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Fretting about primary school assessment for DD

(4 Posts)
designerbaby Mon 24-Oct-11 17:04:10

We've applied for a place at a local
Independent primary school for DD - thus wasn't our plan, but 6 months after we moved into our house they changed the catchment area for the really great state primary up the road and our house is no longer in it angry. our next closest one is both inconvenient and pretty dire in a variety of respects so we're trying to avoid it...

We moved into the area far to late to make it onto any waiting lists for other local independents, and through a misunderstanding in my part missed the 'ballot' for the only other independent in the area.

So here we are. This independent is fantastic, and I went to a sister school for secondary... It would be wonderful if she got in. Clearly other parents feel similarly and the school us massively oversubscribed and they asses the prospective pupils now for entry next September and select on aptitude.

I've no idea what to expect or if there's anything we can do to help her with this and I was hoping someone here may have sone advice...

They say they're not expecting them to be reading or writing but just to have an awareness of letters and numbers and a variety of other vague statements. We feel DD is bright, but very aware we're probably far from impartial grin...

Since all our eggs are somewhat in one basket, well I'm freaking out a bit TBH...

Anyone been through similar?

Thanks, in hope,


Chestnutx3 Mon 24-Oct-11 18:12:32

Deep breath, you will be more nervous than your DD.

In the end if the school is right for the child she will pass the assessment. At my DD's school they seem to look for those with good concentration levels and who are very enthusiastic about everything - not much you can do to prepare for that.

I would also look at non-selective schools as well, just get yourselves on the waiting list in many areas there is alot of movement and even if you are 11th on the list then your DD might get in. I would definitely have a back up plan as its often 1 in 3/4 at 4+ and can be worse.

vikmotherof2 Mon 24-Oct-11 21:42:29

My son (3 at end of December) has been to assessments. They asked him to use scissors (try to cut a line), asked to make a drawing and then asked to draw me. He had also to reproduce a pattern on the paper with the pencil, of course recognise basic colours, do a memory game (four objects and each time one dissapears and he had to say which was gone missing), be able to recognise his name (except his name he can not recognise letters but maybe for a 4+ assessment they will expect more recognition for letters) , counting at least until 10 and be able to recognise those numbers.
They will also have a look at how they play with blocks,... to see their imagination.
Maybe you can ask if they assess individually or in group (some schools they just put all the children together to see how they interact, what they are doing with toys, see social skills).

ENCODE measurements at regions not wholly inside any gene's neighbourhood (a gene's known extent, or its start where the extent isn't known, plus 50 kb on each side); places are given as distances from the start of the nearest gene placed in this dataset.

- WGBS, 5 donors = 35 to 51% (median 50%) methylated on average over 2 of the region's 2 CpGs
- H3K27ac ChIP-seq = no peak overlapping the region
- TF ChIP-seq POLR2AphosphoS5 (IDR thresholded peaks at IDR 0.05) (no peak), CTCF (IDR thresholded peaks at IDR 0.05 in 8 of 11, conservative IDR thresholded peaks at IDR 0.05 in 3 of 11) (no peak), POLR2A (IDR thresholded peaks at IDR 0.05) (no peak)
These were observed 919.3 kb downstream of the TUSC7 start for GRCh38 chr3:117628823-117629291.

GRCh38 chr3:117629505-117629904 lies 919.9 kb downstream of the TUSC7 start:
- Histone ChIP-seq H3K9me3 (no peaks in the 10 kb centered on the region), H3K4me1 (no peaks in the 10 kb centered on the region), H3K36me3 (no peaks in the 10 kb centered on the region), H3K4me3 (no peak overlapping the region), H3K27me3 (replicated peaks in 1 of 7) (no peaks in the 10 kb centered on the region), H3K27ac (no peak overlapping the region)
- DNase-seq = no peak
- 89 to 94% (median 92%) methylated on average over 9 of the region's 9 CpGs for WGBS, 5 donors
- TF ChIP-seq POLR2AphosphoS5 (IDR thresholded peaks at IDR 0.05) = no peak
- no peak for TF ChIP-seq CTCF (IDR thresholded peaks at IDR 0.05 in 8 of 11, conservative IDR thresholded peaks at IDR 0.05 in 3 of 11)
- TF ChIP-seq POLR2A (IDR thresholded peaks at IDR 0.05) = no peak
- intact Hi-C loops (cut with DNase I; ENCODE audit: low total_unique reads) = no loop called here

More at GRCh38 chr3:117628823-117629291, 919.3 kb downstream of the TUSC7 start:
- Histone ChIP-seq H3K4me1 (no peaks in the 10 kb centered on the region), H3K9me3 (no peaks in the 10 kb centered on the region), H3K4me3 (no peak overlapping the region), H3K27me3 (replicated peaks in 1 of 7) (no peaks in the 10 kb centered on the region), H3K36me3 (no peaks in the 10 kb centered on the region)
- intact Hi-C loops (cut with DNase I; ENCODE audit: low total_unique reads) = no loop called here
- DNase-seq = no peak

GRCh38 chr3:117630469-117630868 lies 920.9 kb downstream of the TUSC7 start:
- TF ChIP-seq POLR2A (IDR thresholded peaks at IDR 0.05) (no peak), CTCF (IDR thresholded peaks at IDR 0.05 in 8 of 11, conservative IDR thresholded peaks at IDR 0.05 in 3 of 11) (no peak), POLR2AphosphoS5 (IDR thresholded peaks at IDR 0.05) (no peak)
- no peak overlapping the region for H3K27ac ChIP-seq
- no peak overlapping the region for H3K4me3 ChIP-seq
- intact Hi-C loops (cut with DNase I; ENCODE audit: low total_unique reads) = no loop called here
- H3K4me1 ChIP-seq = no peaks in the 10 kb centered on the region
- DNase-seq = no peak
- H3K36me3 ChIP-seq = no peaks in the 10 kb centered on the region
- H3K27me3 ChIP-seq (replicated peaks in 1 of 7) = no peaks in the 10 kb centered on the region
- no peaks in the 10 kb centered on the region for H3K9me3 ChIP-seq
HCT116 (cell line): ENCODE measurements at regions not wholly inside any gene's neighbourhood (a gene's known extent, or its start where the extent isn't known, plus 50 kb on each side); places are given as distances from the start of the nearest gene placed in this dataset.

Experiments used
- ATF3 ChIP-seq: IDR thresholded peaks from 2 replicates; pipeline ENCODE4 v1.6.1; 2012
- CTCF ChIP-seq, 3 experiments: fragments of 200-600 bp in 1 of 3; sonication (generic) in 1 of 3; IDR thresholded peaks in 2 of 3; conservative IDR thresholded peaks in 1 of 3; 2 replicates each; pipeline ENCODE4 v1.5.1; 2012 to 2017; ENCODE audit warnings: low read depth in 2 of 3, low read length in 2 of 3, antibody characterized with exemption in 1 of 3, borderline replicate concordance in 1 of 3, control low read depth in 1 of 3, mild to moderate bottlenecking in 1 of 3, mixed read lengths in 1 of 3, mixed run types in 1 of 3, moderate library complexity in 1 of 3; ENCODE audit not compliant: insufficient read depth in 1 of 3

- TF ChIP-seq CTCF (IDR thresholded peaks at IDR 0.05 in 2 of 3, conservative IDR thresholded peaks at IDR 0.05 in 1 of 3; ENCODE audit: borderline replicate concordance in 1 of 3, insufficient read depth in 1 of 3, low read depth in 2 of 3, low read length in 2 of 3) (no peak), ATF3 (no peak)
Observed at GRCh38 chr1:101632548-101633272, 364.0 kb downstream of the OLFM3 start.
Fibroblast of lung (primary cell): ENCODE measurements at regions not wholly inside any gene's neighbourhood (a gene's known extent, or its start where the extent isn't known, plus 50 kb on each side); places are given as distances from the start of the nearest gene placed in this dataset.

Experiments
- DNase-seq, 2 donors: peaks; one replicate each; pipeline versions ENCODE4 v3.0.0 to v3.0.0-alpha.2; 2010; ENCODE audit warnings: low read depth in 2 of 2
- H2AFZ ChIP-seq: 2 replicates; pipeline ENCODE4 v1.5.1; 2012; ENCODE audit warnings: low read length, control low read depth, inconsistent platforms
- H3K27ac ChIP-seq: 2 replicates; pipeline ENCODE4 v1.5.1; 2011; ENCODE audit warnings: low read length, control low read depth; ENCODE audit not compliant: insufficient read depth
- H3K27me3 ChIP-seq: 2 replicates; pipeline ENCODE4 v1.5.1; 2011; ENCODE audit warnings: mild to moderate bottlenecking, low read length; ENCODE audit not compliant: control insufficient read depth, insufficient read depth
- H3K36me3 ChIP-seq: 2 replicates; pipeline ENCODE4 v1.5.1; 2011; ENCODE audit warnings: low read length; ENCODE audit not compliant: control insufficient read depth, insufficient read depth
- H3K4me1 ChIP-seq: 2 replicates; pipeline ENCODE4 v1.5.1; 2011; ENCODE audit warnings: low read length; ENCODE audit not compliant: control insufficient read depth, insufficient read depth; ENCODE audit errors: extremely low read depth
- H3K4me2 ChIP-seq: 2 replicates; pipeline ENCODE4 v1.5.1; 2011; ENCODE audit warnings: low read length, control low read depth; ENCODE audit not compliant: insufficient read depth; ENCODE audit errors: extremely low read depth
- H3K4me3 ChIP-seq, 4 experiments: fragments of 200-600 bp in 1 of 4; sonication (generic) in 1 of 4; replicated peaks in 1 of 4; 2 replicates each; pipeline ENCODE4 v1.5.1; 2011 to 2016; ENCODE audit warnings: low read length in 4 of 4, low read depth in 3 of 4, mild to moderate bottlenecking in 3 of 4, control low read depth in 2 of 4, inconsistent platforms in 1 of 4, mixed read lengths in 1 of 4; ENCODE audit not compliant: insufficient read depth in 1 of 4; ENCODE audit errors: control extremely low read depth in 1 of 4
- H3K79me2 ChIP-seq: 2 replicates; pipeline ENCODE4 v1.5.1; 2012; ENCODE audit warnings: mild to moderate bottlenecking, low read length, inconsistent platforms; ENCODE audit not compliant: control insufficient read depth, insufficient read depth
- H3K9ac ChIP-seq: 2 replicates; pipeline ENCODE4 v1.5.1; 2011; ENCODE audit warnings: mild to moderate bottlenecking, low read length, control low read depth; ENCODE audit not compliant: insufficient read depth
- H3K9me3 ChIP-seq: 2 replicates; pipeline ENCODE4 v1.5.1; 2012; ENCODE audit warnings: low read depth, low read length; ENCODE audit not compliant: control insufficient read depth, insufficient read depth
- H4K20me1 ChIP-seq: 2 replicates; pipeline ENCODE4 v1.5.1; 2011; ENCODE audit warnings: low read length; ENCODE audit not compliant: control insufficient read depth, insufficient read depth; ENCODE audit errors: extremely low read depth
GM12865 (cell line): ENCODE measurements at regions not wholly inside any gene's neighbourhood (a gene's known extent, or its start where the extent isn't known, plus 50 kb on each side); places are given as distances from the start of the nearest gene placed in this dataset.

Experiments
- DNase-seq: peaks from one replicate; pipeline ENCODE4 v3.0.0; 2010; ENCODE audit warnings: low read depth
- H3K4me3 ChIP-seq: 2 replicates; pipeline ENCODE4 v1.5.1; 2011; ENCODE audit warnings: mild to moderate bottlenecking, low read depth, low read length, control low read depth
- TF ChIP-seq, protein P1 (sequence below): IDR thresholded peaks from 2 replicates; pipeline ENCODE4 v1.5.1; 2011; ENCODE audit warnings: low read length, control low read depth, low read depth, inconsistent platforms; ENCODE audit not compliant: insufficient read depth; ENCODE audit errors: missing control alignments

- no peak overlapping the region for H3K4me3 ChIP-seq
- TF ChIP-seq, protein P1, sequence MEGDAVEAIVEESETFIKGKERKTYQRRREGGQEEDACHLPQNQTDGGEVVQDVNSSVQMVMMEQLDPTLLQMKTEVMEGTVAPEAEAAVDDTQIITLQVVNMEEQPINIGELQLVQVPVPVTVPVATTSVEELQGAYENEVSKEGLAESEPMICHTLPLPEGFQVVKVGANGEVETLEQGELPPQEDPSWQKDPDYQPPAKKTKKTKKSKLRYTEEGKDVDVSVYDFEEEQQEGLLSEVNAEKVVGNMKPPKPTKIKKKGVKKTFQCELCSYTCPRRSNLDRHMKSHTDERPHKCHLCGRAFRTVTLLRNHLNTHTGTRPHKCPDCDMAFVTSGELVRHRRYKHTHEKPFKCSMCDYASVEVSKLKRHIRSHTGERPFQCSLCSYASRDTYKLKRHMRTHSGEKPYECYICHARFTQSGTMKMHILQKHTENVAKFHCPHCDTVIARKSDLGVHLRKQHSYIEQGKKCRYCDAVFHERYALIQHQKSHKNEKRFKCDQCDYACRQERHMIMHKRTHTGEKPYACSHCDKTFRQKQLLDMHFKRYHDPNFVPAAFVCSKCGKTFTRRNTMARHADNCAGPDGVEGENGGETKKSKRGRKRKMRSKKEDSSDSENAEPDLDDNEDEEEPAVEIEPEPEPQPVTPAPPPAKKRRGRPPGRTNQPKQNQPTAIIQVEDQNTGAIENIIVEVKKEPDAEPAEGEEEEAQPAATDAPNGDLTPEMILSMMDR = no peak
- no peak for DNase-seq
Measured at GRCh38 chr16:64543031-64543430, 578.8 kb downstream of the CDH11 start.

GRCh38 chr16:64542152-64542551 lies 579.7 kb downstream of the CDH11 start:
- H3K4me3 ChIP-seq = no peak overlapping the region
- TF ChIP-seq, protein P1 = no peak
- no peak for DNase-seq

I also think doing some puzzles and reading books and asking questions is a good preparation as this was also part of an assessment.

designerbaby Mon 24-Oct-11 22:41:55

Thanks guys, good to know what to expect a bit... Possibly somewhat naively we haven't particularly 'schooled' her or hothoused her... She has some letter/number work books which she enjoys, a phonics game which she seems to manage quite well... She is beginning to copy letters, can recognise many (but not all) lower case letters and can list other words which begin with the same letter, she knows all her numbers... colours obviously. She can draw recognisable (if slightly odd looking) people cars etc. She's good conversationally and pretty outgoing. She seems to make connections between things, shows a great deal of empathy and reasons well, (if x then y...) but I'm far from professional, and unsure what other children her age are capable of (she'll be four in November) - we only have a couple of friends with similar aged children - she seems on a par with them, perhaps a little ahead in some areas, but seems far more chatty than most (can't imagine where she gets that from grin) and quite outgoing, but don't know if this in any way helpful or relevant.

Our plan b currently is to investigate the church school route as we are committed Christians, but this is tenuous as we decided against leaving the church we've attended for twelve years to 'play the game' and start going to the school-linked church... It seems very cynical, and somewhat against what we believe but I confess in my weaker moments I sometimes question that decision. We've pretty much exhausted all other avenues, really...

I guess we just have to hope she's having a good day, and they see in her what we do - a bright lively girl who is curious and keen to learn, and that that's enough.

The local preferred primary (who's catchment we're two streets out of) have just added another form making it three form entry, and another primary close by has give from one to two, so I guess we can hope that if all else fails the increased capacity might mean we're in with a chance in the state system... The 13k a year we'd save would certainly come in handy...

Thanks again for the advice...


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